Niacinimide is the latest of a slew of popular “it” ingredients to catch the attention of skincare enthusiasts. But is it worth the hype?
Niacinamide, a form of vitamin B3 is popular with both commercial cosmetic formulators and dermatologists. offices for decades. Does it have a place in your skincare? Here is everything you need to know about niacinamide to decide if it's perfect for you.
Niacinamide, a powerful antioxidant, is also known as nicotinamide. It is a form of vitamin B3 which is an essential nutrient in the body. B3 deficiency affects the skin, kidneys, and brain.
Niacinimide is especially important to the general health of the skin. There is still some research needed regarding the effects of topical niacinamide on conditions like acne and eczema.
A common misconception when it comes to B3 is caused by the many different names its forms take. Nicotinamide is a specific amide form of B3.
Niacin, on the other hand, is the acid form of the vitamin. It is usually found at the drugstore and may cause unpleasant flushing of the skin while nicotinamide will not.
Like most other antioxidants, Niacinimide is extremely restorative and helps repair damaged DNA. It also reduces the immunosuppressive effects of UV rays. It also reduces signs of ageing like wrinkles.
Niacinamide has been linked to the prevention and reduction of brown spots as well as reducing redness due to its anti-inflammatory properties. It can also help preserve hydration, strengthen the skin barrier, and improve the synthesis of healthy fats which makes skin appear more glowy.
The best thing about Niacinimide is that it plays well with other products. In fact, it is one of the few skincare products that work better when paired with other ingredients.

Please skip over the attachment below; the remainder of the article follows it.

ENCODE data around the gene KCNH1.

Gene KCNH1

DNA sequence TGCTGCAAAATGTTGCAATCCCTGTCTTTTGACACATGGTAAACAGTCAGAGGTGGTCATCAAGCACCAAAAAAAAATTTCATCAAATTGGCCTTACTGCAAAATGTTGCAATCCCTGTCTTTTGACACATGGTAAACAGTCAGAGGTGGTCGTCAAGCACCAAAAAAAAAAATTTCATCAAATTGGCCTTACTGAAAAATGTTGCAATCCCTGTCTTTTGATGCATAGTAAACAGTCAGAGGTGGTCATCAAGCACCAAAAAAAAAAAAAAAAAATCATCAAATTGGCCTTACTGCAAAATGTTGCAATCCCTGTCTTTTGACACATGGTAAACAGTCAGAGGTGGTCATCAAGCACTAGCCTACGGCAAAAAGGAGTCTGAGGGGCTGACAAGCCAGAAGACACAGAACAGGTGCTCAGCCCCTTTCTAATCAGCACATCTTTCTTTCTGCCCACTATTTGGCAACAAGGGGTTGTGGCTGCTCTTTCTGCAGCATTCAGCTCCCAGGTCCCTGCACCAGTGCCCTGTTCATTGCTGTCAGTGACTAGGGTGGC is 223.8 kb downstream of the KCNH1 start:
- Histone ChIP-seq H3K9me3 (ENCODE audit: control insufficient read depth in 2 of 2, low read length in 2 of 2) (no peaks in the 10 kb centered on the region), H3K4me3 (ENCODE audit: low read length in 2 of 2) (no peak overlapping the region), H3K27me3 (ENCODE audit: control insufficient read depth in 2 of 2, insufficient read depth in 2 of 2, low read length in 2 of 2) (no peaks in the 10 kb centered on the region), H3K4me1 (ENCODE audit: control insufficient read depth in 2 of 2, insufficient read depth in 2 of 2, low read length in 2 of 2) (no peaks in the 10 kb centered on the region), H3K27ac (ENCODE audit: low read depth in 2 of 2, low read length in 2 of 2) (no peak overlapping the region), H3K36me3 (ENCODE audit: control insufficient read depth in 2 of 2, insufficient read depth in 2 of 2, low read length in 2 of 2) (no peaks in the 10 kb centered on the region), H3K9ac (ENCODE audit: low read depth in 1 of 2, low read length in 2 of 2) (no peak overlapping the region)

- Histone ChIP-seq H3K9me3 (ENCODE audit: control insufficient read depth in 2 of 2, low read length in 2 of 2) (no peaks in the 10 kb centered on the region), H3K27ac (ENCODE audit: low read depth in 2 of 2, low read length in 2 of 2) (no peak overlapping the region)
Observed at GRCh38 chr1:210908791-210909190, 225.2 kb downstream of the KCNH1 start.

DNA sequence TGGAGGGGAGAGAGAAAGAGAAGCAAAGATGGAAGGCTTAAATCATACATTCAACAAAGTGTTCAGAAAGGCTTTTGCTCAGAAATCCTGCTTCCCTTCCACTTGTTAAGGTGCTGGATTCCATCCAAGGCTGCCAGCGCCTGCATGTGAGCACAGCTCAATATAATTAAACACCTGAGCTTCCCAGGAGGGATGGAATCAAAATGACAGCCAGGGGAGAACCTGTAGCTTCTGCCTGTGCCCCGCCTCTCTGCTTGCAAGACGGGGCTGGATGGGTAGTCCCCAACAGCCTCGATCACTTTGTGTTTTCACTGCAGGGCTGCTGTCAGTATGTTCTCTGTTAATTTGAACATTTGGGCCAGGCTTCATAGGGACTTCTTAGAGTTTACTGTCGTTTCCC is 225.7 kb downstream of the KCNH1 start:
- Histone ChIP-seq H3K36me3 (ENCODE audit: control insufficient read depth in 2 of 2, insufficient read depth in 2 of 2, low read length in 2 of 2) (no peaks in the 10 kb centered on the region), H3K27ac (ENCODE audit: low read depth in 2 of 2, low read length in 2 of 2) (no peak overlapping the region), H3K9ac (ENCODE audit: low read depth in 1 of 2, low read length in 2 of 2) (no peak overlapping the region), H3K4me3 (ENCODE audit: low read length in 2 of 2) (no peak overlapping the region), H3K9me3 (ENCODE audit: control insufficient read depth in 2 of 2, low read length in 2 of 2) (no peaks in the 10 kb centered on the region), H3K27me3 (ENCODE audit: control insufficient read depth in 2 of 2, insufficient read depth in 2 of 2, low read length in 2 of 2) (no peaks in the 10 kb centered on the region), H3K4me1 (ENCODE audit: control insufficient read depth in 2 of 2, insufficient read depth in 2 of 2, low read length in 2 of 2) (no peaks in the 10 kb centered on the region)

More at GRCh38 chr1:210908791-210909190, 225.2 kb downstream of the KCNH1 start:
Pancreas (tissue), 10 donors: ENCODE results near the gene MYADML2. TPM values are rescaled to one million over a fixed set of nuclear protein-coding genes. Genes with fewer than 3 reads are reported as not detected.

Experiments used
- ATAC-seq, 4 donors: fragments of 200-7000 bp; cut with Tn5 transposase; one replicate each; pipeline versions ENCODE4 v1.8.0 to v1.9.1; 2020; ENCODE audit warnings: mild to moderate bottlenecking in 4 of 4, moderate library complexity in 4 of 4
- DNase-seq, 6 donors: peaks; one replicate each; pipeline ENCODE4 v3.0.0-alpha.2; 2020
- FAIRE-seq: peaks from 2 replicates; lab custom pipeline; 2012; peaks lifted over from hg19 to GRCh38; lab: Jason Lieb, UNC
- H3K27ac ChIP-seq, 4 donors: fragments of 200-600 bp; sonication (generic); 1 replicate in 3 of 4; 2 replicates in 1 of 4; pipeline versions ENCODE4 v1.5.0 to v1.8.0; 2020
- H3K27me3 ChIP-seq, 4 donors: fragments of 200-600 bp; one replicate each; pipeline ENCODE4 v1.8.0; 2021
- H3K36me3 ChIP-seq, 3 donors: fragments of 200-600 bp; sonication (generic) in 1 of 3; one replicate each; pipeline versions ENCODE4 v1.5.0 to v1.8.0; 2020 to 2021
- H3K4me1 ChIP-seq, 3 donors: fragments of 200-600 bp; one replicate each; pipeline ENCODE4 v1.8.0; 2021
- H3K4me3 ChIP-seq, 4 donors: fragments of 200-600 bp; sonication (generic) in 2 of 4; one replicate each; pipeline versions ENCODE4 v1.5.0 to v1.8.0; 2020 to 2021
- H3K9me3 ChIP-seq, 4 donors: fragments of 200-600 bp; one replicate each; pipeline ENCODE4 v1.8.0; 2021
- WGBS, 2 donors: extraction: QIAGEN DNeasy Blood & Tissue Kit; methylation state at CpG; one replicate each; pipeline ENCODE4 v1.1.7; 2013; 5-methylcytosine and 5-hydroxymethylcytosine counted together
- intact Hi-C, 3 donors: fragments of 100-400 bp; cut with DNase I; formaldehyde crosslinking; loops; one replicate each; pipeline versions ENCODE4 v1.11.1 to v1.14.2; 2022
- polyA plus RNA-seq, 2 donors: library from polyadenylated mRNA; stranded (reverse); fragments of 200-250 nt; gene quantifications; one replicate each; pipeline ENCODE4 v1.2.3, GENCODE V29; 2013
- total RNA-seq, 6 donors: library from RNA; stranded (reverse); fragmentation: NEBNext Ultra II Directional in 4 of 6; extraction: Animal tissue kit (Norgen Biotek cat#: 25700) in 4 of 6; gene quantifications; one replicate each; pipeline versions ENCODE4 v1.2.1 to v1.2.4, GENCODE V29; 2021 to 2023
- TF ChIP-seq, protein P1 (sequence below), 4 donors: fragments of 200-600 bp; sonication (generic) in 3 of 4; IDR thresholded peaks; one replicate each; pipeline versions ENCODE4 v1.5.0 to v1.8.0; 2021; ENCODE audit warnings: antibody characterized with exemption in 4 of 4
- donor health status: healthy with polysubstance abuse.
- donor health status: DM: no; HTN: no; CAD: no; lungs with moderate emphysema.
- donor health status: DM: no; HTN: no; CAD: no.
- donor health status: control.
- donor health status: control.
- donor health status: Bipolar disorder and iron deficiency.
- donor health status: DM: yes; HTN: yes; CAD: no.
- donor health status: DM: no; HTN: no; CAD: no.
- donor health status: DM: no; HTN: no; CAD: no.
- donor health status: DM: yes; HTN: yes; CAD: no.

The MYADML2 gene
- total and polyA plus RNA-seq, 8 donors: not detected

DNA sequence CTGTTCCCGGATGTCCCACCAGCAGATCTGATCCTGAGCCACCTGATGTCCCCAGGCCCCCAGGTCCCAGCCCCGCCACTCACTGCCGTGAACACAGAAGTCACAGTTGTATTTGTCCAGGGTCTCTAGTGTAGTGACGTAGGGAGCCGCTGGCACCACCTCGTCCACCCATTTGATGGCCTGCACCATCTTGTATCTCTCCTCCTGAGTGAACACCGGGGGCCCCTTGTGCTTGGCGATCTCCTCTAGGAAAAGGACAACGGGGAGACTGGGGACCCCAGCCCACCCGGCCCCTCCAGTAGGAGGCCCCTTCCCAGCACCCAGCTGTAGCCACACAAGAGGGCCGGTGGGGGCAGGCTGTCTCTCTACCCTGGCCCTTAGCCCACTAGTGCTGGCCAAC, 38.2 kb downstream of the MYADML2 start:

"Concerning pigmentation specifically, nicotinamide is best paired with other ingredients like hydroquinone, kojic acid, arbutin, and soy, which can work synergistically on the 'pigment pathway' to best help clear brown spots and discoloration."
While Niacinimide is generally stable and recommended for those with sensitive skin or acne-prone skin. However, in high concentrations, it may react.
It is recommended to start with a lower concentration (1-2%) of vitamin B3 and slowly build up. Overuse can cause some redness or dermatitis.
To get the best results from vitamin B3 to choose your product carefully. Ensure that the formula will effectively penetrate the skin.
Ensure the B3 products you choose have enough scientific studies backing their formulation. The best time to apply Niacinimide to the entire face in the morning and evening before heavier creams.
Dr. Dennis Gross B3 Adaptive Superfoods Stress Rescue Super Serum
A powerful serum developed by dermatologist Dr. Dennis Gross. It is packed with niacinamide (B3), adaptogens, and superfoods to treat stress on the skin including acne, dullness, and signs of aging.
The Ordinary Niacinamide 10% + Zinc 1%
The Ordinary's formula has a high concentration of Niacinamide with 10%. It also has a zinc salt called pyrrolidone carboxylic acid to balance visible sebum production.